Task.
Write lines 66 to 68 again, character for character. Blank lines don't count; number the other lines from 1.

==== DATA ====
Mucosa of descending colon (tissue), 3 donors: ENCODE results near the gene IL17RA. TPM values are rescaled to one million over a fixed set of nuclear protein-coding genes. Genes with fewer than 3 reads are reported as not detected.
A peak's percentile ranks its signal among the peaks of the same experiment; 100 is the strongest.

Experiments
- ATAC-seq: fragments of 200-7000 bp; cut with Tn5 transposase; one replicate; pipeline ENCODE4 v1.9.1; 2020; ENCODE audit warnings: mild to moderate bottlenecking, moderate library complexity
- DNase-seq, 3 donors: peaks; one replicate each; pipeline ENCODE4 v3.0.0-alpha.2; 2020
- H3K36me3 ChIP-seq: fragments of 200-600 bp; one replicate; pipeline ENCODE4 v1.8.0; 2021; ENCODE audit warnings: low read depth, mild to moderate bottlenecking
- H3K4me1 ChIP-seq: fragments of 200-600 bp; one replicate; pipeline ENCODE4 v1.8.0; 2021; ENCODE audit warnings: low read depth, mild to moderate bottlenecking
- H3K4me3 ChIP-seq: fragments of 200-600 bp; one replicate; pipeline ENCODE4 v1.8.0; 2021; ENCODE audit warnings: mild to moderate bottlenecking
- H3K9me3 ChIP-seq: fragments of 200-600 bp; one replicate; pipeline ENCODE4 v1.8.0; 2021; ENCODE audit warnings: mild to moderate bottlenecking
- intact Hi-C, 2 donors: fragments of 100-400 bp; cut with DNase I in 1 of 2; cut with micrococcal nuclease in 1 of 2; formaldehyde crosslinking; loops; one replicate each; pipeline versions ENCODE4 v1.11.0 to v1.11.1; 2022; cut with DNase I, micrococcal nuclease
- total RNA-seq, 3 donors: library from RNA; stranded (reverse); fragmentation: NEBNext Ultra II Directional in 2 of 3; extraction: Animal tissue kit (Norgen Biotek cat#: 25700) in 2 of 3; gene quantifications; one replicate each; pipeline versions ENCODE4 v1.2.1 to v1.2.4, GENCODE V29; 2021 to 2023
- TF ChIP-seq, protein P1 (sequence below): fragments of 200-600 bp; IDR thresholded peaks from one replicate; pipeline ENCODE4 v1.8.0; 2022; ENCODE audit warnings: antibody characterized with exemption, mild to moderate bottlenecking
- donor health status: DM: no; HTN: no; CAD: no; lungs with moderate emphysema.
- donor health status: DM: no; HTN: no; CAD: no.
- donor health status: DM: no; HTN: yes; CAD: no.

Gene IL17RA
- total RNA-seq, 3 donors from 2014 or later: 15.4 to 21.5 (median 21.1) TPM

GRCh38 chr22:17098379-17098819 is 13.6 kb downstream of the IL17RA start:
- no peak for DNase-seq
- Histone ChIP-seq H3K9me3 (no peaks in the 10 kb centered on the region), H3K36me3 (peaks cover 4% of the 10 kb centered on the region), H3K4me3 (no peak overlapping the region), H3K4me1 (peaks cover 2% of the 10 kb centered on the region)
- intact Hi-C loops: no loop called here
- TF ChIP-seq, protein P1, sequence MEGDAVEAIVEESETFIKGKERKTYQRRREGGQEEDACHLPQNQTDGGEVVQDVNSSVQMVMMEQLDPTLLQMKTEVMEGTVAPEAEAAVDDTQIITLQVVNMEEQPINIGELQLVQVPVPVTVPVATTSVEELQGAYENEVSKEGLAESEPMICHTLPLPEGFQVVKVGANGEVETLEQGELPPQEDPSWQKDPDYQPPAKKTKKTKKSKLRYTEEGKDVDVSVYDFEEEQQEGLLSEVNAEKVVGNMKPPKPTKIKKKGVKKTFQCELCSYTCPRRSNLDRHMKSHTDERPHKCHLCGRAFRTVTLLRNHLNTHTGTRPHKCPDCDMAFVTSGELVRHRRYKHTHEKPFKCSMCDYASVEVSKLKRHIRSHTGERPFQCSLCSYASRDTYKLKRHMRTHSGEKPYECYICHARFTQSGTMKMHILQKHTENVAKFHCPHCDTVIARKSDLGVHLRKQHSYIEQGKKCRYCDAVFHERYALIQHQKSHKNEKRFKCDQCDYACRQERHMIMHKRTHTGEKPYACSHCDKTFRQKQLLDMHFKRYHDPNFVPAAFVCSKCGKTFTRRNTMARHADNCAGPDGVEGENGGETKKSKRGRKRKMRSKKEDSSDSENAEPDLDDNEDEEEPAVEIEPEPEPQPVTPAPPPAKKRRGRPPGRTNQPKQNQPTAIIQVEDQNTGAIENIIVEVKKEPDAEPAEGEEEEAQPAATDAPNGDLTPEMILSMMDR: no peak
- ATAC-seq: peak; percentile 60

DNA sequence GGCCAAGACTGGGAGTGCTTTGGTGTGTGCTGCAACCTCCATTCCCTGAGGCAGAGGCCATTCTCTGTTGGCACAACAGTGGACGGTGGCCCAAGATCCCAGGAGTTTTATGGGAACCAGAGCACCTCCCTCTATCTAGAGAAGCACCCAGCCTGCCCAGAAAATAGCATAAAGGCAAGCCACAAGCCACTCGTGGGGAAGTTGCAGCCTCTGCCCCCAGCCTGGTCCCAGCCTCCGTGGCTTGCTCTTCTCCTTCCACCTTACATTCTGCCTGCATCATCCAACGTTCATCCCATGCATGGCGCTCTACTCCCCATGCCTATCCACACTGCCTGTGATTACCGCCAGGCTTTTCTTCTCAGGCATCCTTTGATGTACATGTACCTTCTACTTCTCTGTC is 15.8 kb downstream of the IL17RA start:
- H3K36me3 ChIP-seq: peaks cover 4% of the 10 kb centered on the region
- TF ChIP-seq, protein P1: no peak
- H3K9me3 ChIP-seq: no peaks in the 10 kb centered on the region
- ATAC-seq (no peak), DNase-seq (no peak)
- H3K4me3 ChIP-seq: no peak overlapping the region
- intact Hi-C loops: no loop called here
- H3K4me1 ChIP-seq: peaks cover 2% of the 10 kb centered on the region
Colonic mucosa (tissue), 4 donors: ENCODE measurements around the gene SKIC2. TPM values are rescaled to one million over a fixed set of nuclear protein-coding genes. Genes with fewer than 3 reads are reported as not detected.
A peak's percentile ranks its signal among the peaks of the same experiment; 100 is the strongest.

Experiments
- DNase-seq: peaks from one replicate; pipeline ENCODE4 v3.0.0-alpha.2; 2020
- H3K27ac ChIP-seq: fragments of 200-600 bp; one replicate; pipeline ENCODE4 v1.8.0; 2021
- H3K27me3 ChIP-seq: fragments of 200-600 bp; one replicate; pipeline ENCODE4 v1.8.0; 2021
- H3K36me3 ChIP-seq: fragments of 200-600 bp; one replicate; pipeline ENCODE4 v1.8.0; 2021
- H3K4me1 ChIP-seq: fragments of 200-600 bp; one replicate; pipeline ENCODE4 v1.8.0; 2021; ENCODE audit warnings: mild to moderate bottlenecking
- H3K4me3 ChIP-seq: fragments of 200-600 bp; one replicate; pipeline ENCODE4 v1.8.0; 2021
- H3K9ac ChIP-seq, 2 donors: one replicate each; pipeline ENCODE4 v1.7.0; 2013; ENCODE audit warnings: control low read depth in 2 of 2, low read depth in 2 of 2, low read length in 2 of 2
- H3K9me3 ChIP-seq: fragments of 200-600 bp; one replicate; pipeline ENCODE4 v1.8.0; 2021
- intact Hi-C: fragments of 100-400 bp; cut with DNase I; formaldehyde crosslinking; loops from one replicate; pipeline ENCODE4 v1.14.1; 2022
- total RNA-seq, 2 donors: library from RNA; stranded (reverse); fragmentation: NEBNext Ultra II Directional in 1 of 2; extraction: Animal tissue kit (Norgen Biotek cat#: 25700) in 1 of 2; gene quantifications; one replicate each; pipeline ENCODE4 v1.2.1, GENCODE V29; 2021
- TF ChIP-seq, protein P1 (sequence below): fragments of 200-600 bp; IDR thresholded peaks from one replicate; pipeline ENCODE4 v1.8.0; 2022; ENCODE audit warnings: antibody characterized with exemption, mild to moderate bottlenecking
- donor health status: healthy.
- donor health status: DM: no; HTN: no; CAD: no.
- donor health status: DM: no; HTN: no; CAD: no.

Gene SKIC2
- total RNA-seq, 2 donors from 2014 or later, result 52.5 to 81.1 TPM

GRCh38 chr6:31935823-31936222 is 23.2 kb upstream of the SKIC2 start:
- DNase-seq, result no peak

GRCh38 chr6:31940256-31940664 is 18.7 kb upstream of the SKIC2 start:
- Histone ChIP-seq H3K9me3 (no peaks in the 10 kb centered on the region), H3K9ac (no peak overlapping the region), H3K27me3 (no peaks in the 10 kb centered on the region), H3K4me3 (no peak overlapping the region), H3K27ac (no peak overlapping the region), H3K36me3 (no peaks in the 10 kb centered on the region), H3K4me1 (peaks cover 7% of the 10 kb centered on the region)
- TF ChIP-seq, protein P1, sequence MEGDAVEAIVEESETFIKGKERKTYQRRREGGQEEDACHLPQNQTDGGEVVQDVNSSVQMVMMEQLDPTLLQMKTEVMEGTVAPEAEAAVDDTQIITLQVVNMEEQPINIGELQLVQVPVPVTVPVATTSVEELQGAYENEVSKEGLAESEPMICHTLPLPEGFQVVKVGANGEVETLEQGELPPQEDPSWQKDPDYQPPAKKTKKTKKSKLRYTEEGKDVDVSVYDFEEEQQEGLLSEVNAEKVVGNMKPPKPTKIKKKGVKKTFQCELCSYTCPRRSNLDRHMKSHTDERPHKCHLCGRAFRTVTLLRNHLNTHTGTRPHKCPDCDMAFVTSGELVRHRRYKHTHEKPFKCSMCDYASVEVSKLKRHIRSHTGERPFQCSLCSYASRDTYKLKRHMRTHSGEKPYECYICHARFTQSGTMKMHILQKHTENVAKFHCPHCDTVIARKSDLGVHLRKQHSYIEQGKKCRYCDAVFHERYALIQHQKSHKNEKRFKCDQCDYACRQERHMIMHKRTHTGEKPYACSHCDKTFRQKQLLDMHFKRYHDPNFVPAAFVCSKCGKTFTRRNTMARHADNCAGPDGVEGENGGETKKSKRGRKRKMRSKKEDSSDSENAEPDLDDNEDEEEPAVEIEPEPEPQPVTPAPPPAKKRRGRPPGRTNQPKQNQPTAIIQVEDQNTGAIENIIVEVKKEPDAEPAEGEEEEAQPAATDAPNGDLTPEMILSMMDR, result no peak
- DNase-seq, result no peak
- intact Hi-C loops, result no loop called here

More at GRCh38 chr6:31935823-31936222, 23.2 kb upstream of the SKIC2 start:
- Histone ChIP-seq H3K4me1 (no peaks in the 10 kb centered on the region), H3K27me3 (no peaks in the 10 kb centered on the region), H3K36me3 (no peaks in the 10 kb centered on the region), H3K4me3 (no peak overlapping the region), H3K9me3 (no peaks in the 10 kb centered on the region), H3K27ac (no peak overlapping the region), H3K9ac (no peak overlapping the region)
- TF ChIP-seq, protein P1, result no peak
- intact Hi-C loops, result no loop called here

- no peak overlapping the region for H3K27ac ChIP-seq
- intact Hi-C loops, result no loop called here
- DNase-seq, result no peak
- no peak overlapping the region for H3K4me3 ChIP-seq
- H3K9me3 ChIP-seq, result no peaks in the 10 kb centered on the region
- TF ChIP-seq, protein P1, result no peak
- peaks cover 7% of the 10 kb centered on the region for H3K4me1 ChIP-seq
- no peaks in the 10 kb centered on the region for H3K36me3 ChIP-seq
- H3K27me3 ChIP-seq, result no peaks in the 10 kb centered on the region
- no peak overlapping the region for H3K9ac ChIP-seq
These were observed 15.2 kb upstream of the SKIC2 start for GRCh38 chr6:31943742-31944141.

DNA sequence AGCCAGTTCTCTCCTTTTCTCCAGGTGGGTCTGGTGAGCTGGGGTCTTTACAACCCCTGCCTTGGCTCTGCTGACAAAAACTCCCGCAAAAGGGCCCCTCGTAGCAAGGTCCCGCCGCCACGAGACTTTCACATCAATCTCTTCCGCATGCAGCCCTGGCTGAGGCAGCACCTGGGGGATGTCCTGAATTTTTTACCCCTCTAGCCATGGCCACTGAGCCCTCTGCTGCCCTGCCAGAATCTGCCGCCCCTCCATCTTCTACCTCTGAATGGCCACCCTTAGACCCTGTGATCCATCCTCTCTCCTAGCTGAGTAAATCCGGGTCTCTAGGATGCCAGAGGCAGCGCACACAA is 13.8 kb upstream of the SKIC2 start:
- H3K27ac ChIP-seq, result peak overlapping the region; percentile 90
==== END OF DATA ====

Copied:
- H3K9me3 ChIP-seq, result no peaks in the 10 kb centered on the region
- TF ChIP-seq, protein P1, result no peak
- peaks cover 7% of the 10 kb centered on the region for H3K4me1 ChIP-seq